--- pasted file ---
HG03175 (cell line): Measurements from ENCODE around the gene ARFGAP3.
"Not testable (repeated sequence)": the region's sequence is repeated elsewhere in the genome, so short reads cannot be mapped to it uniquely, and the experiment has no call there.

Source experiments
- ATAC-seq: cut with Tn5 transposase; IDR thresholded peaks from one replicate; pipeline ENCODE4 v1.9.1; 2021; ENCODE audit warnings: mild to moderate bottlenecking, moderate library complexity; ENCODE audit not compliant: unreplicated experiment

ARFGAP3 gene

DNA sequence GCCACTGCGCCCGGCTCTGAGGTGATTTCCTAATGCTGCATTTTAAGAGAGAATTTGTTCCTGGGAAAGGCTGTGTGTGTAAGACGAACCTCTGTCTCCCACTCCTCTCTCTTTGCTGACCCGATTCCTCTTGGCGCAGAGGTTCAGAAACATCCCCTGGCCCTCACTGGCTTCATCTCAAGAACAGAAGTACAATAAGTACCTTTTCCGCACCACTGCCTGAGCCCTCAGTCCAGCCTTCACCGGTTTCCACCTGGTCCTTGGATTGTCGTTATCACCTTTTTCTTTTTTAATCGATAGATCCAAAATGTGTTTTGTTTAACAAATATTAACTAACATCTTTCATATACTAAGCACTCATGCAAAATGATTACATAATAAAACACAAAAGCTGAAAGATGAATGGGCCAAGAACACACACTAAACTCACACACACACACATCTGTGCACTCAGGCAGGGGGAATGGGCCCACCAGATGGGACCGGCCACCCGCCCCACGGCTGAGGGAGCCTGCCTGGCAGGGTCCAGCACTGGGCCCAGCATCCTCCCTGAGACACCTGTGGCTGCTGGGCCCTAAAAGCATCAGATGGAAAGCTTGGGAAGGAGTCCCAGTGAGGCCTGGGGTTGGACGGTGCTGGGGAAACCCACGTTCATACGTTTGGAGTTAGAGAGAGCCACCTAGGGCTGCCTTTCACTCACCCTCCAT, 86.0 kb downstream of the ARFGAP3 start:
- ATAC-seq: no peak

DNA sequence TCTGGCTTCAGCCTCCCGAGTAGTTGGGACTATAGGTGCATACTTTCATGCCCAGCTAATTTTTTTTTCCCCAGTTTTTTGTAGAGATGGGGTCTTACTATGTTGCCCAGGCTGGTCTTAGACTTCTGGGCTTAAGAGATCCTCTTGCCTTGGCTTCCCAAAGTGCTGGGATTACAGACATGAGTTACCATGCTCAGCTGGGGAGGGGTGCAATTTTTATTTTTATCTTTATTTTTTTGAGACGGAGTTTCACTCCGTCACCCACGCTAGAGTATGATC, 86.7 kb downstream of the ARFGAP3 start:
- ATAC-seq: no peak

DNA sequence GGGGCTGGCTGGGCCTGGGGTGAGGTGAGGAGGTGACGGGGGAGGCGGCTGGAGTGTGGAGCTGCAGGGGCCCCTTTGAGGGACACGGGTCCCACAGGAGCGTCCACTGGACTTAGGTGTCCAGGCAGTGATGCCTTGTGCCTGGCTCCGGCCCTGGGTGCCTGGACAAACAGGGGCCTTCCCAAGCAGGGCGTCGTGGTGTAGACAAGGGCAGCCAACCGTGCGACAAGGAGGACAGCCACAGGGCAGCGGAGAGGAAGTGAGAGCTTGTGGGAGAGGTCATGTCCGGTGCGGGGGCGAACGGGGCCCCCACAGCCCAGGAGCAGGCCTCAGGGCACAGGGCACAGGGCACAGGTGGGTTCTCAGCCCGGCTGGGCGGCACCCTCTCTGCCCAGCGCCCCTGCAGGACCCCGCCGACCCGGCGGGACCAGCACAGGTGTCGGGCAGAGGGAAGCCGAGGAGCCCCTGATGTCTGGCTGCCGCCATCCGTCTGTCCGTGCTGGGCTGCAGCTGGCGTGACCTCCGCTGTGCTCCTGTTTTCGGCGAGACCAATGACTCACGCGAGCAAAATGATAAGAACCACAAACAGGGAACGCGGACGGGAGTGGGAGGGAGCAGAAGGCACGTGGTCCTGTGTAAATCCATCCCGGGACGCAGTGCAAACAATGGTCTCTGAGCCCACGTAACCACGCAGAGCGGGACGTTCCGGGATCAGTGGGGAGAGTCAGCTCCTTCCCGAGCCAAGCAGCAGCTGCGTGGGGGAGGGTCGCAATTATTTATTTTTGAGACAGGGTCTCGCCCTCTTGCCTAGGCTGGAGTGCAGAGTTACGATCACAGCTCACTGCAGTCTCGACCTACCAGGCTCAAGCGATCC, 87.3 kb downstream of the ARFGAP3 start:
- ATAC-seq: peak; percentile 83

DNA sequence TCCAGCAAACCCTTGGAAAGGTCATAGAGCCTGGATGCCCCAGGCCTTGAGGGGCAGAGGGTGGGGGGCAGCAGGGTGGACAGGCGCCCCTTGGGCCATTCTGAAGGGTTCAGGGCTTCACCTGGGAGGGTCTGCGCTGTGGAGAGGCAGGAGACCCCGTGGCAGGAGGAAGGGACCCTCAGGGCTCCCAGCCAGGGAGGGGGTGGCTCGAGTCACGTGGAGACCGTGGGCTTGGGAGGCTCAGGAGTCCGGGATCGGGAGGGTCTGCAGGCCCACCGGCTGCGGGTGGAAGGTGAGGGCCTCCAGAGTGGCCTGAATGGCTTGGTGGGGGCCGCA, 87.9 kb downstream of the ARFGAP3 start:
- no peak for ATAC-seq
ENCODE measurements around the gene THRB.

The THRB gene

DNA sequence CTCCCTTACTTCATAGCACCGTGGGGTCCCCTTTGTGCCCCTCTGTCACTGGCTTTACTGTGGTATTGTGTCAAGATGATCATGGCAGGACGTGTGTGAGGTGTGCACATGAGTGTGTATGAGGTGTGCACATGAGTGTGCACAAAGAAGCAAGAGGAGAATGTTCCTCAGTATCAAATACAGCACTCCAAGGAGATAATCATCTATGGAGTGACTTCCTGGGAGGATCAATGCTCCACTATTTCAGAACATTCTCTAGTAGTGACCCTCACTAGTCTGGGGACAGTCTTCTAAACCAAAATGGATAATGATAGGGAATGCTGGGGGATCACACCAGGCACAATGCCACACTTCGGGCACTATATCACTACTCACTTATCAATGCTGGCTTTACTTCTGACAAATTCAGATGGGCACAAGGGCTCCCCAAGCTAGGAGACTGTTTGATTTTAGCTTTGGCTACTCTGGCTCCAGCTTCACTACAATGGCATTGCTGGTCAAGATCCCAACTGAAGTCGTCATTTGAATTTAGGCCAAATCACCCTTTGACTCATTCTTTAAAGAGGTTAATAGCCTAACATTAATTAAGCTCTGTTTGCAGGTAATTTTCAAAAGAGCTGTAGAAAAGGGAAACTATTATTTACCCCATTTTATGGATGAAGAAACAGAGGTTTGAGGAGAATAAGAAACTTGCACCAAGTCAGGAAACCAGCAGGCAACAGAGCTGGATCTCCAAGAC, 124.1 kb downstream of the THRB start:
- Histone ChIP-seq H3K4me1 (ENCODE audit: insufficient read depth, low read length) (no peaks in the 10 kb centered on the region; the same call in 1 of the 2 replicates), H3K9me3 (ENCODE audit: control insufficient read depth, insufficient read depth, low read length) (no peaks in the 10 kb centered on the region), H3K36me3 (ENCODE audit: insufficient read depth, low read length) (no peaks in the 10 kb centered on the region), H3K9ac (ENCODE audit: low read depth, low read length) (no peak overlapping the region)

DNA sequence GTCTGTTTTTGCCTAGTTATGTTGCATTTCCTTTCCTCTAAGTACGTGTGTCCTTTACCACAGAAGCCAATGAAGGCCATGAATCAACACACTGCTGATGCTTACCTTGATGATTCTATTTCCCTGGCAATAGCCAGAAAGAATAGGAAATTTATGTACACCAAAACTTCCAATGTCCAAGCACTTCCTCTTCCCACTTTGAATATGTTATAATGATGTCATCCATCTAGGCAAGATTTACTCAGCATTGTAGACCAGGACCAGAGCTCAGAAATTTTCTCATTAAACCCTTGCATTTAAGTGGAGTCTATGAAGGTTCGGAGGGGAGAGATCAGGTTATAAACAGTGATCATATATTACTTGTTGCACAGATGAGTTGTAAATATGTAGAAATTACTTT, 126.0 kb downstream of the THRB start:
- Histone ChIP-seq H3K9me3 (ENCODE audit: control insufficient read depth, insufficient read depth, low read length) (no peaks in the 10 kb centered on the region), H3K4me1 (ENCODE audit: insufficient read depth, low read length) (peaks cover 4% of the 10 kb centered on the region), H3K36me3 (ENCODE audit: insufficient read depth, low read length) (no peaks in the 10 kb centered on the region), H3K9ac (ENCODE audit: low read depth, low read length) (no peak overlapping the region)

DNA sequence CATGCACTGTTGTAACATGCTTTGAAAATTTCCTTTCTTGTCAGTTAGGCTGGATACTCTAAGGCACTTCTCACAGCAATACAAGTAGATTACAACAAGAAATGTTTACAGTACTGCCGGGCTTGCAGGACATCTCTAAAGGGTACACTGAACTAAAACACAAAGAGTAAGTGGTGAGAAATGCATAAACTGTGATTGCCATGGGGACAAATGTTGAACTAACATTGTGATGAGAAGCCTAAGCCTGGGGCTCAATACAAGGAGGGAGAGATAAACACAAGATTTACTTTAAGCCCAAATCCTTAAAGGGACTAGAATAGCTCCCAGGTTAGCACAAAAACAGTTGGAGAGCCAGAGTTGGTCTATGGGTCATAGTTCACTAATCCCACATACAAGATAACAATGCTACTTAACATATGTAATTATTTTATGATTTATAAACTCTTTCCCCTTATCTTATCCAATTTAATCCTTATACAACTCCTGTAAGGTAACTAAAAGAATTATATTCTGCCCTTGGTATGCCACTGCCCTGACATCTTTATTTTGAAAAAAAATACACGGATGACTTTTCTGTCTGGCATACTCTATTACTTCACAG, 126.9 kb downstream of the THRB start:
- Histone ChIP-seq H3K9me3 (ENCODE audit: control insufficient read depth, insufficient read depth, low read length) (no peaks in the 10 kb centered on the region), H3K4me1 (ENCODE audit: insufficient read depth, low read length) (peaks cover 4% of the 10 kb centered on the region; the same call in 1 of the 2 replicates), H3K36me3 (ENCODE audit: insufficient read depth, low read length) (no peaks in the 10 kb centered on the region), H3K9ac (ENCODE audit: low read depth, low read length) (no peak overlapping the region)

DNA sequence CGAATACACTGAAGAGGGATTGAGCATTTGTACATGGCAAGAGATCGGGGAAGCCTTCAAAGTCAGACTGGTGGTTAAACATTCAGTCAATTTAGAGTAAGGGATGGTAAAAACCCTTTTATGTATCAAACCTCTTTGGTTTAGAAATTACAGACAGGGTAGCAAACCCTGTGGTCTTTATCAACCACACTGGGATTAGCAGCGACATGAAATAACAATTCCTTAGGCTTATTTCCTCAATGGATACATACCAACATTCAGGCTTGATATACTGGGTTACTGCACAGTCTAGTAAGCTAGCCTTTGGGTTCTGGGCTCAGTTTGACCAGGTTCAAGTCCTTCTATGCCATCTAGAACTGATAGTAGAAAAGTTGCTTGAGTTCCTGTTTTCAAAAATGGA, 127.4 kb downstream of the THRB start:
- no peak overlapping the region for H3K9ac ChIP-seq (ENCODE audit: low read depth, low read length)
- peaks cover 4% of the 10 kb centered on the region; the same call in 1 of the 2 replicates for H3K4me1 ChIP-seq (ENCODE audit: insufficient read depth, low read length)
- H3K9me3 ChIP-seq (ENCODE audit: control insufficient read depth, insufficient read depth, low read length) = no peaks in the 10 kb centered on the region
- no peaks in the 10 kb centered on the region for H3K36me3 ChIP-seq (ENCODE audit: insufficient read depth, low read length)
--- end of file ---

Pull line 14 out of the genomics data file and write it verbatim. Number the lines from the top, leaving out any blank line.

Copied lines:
ENCODE measurements around the gene THRB.